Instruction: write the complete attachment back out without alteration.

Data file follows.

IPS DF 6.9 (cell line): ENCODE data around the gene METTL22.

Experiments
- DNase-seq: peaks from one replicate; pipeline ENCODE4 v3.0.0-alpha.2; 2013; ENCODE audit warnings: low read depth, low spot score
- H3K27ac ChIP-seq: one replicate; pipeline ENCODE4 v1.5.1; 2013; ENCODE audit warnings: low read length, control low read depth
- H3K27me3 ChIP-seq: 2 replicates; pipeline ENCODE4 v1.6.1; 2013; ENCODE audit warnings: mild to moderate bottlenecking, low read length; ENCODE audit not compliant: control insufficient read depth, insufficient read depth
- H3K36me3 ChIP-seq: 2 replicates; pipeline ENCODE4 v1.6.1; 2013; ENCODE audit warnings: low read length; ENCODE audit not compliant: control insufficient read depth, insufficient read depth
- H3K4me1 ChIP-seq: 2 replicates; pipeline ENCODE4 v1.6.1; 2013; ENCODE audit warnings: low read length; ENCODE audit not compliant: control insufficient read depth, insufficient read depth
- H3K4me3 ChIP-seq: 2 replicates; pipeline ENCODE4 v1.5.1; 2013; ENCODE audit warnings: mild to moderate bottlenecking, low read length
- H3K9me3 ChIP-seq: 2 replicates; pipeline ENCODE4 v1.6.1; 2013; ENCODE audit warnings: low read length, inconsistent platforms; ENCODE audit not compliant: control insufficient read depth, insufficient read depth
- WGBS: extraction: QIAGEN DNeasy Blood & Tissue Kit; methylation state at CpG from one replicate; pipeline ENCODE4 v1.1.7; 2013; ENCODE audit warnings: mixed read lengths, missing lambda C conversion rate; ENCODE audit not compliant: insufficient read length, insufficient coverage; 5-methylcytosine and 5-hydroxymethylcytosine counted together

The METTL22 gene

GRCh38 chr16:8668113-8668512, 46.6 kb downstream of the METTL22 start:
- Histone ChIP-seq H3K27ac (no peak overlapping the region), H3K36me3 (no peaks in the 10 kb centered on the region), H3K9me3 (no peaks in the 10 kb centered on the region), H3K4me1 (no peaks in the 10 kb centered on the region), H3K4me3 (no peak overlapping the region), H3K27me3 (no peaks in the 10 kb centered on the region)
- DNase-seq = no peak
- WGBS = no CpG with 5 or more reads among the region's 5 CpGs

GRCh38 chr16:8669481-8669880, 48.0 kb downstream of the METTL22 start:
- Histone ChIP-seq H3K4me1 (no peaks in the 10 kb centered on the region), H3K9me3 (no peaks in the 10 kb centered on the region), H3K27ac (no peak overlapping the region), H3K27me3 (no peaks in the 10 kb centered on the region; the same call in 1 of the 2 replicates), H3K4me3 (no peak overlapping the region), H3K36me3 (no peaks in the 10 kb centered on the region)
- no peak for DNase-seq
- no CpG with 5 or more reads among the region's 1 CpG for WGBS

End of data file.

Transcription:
IPS DF 6.9 (cell line): ENCODE data around the gene METTL22.

Experiments
- DNase-seq: peaks from one replicate; pipeline ENCODE4 v3.0.0-alpha.2; 2013; ENCODE audit warnings: low read depth, low spot score
- H3K27ac ChIP-seq: one replicate; pipeline ENCODE4 v1.5.1; 2013; ENCODE audit warnings: low read length, control low read depth
- H3K27me3 ChIP-seq: 2 replicates; pipeline ENCODE4 v1.6.1; 2013; ENCODE audit warnings: mild to moderate bottlenecking, low read length; ENCODE audit not compliant: control insufficient read depth, insufficient read depth
- H3K36me3 ChIP-seq: 2 replicates; pipeline ENCODE4 v1.6.1; 2013; ENCODE audit warnings: low read length; ENCODE audit not compliant: control insufficient read depth, insufficient read depth
- H3K4me1 ChIP-seq: 2 replicates; pipeline ENCODE4 v1.6.1; 2013; ENCODE audit warnings: low read length; ENCODE audit not compliant: control insufficient read depth, insufficient read depth
- H3K4me3 ChIP-seq: 2 replicates; pipeline ENCODE4 v1.5.1; 2013; ENCODE audit warnings: mild to moderate bottlenecking, low read length
- H3K9me3 ChIP-seq: 2 replicates; pipeline ENCODE4 v1.6.1; 2013; ENCODE audit warnings: low read length, inconsistent platforms; ENCODE audit not compliant: control insufficient read depth, insufficient read depth
- WGBS: extraction: QIAGEN DNeasy Blood & Tissue Kit; methylation state at CpG from one replicate; pipeline ENCODE4 v1.1.7; 2013; ENCODE audit warnings: mixed read lengths, missing lambda C conversion rate; ENCODE audit not compliant: insufficient read length, insufficient coverage; 5-methylcytosine and 5-hydroxymethylcytosine counted together

The METTL22 gene

GRCh38 chr16:8668113-8668512, 46.6 kb downstream of the METTL22 start:
- Histone ChIP-seq H3K27ac (no peak overlapping the region), H3K36me3 (no peaks in the 10 kb centered on the region), H3K9me3 (no peaks in the 10 kb centered on the region), H3K4me1 (no peaks in the 10 kb centered on the region), H3K4me3 (no peak overlapping the region), H3K27me3 (no peaks in the 10 kb centered on the region)
- DNase-seq = no peak
- WGBS = no CpG with 5 or more reads among the region's 5 CpGs

GRCh38 chr16:8669481-8669880, 48.0 kb downstream of the METTL22 start:
- Histone ChIP-seq H3K4me1 (no peaks in the 10 kb centered on the region), H3K9me3 (no peaks in the 10 kb centered on the region), H3K27ac (no peak overlapping the region), H3K27me3 (no peaks in the 10 kb centered on the region; the same call in 1 of the 2 replicates), H3K4me3 (no peak overlapping the region), H3K36me3 (no peaks in the 10 kb centered on the region)
- no peak for DNase-seq
- no CpG with 5 or more reads among the region's 1 CpG for WGBS